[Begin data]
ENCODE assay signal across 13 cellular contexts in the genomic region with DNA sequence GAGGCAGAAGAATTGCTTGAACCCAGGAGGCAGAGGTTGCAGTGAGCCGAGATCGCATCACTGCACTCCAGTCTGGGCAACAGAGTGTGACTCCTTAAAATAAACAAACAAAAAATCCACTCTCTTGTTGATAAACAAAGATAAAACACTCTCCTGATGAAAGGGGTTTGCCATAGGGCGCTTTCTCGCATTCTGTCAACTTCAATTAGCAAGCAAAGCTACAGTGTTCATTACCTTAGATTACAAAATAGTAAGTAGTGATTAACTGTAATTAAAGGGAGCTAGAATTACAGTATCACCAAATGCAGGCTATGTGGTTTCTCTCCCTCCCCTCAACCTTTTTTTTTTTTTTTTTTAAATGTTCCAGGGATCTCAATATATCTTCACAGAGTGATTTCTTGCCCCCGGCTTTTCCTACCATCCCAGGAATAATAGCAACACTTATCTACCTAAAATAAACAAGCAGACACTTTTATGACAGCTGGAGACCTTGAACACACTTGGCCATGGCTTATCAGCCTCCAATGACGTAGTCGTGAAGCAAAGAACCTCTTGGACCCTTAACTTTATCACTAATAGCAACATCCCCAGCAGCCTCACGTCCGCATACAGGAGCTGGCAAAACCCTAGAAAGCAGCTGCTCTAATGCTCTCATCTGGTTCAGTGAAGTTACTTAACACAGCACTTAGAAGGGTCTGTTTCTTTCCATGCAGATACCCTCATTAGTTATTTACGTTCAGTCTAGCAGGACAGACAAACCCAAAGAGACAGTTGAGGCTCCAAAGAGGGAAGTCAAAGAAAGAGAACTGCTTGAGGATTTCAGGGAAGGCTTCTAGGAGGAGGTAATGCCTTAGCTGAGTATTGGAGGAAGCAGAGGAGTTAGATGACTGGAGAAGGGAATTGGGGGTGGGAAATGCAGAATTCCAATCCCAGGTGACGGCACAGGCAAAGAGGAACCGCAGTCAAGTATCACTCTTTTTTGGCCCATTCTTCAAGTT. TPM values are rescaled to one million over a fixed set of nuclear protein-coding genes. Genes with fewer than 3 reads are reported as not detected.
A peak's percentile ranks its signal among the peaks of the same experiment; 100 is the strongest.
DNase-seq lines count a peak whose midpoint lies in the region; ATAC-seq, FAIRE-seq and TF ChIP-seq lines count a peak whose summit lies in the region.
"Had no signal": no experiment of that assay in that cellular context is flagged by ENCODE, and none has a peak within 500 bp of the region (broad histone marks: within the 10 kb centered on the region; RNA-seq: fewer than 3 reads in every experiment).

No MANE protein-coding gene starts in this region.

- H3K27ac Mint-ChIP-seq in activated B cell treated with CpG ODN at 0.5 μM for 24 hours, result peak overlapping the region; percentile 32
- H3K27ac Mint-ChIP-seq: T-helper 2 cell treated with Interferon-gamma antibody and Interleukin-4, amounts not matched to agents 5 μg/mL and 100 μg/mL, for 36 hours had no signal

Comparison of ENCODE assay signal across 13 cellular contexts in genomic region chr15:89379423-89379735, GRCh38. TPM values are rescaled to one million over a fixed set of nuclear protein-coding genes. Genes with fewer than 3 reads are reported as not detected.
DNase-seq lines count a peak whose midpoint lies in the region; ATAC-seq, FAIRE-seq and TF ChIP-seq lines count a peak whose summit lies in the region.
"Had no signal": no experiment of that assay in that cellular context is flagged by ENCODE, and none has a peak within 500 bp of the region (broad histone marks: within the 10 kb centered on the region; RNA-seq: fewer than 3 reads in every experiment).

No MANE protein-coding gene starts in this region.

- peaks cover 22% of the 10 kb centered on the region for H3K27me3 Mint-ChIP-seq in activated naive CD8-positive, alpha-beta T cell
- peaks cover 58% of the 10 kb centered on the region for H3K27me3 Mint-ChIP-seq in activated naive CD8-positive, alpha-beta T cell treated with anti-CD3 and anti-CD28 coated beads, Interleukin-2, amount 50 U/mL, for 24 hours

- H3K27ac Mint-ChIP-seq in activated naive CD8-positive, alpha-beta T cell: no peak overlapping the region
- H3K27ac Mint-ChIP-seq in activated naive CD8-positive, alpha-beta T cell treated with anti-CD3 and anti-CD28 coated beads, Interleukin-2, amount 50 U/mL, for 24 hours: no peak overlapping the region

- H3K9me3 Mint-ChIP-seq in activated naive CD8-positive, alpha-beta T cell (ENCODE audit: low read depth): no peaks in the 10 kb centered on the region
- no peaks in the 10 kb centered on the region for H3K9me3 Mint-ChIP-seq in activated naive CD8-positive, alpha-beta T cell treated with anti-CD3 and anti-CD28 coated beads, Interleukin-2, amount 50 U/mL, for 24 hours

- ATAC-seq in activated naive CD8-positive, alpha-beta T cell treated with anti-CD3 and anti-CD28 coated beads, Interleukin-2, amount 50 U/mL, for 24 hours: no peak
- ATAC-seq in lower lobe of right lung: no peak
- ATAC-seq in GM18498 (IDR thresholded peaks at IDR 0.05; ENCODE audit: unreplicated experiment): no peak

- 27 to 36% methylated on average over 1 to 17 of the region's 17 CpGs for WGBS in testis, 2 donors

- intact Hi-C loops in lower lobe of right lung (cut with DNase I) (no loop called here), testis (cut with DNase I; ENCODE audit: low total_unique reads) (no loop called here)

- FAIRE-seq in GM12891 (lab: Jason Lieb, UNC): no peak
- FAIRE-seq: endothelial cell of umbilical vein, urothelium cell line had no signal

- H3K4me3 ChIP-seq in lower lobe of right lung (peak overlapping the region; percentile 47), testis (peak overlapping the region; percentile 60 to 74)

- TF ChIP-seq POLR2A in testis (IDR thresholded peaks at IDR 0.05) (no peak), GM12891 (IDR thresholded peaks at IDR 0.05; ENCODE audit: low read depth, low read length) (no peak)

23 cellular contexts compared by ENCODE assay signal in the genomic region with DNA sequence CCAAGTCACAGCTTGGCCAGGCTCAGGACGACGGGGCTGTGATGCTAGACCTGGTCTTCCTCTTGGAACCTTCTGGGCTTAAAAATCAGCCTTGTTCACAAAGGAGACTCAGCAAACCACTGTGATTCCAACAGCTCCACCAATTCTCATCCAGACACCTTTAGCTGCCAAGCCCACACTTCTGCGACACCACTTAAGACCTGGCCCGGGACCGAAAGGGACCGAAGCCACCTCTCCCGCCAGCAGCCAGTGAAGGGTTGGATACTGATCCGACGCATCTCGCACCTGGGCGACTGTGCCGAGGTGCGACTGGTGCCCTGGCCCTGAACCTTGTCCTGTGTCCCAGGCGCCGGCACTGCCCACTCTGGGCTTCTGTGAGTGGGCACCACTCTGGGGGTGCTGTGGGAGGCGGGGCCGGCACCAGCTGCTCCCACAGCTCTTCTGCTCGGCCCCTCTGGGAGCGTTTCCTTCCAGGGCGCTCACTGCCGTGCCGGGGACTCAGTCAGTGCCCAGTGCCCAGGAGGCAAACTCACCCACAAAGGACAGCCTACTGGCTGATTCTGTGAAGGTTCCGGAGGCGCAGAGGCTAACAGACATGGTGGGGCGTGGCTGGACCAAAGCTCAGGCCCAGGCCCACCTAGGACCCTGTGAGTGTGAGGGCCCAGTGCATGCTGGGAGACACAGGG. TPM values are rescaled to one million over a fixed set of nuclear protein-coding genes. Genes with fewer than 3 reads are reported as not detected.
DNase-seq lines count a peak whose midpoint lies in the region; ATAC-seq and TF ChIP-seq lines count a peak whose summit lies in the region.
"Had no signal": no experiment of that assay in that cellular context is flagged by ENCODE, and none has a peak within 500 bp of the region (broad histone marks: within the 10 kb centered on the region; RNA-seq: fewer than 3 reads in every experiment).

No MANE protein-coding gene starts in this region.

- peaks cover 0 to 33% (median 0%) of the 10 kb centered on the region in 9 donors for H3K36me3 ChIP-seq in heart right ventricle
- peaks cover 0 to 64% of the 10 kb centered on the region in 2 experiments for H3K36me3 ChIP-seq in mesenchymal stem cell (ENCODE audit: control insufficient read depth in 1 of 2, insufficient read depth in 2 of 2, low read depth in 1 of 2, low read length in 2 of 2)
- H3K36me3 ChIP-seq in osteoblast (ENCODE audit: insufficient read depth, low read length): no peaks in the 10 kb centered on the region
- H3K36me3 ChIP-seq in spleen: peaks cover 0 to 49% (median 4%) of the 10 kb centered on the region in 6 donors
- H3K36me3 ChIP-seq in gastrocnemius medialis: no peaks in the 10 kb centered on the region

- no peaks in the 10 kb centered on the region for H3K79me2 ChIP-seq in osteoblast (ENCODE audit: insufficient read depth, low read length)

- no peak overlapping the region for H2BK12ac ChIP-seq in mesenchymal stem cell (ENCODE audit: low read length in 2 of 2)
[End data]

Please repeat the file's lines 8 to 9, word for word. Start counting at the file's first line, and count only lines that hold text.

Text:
Comparison of ENCODE assay signal across 13 cellular contexts in genomic region chr15:89379423-89379735, GRCh38. TPM values are rescaled to one million over a fixed set of nuclear protein-coding genes. Genes with fewer than 3 reads are reported as not detected.
DNase-seq lines count a peak whose midpoint lies in the region; ATAC-seq, FAIRE-seq and TF ChIP-seq lines count a peak whose summit lies in the region.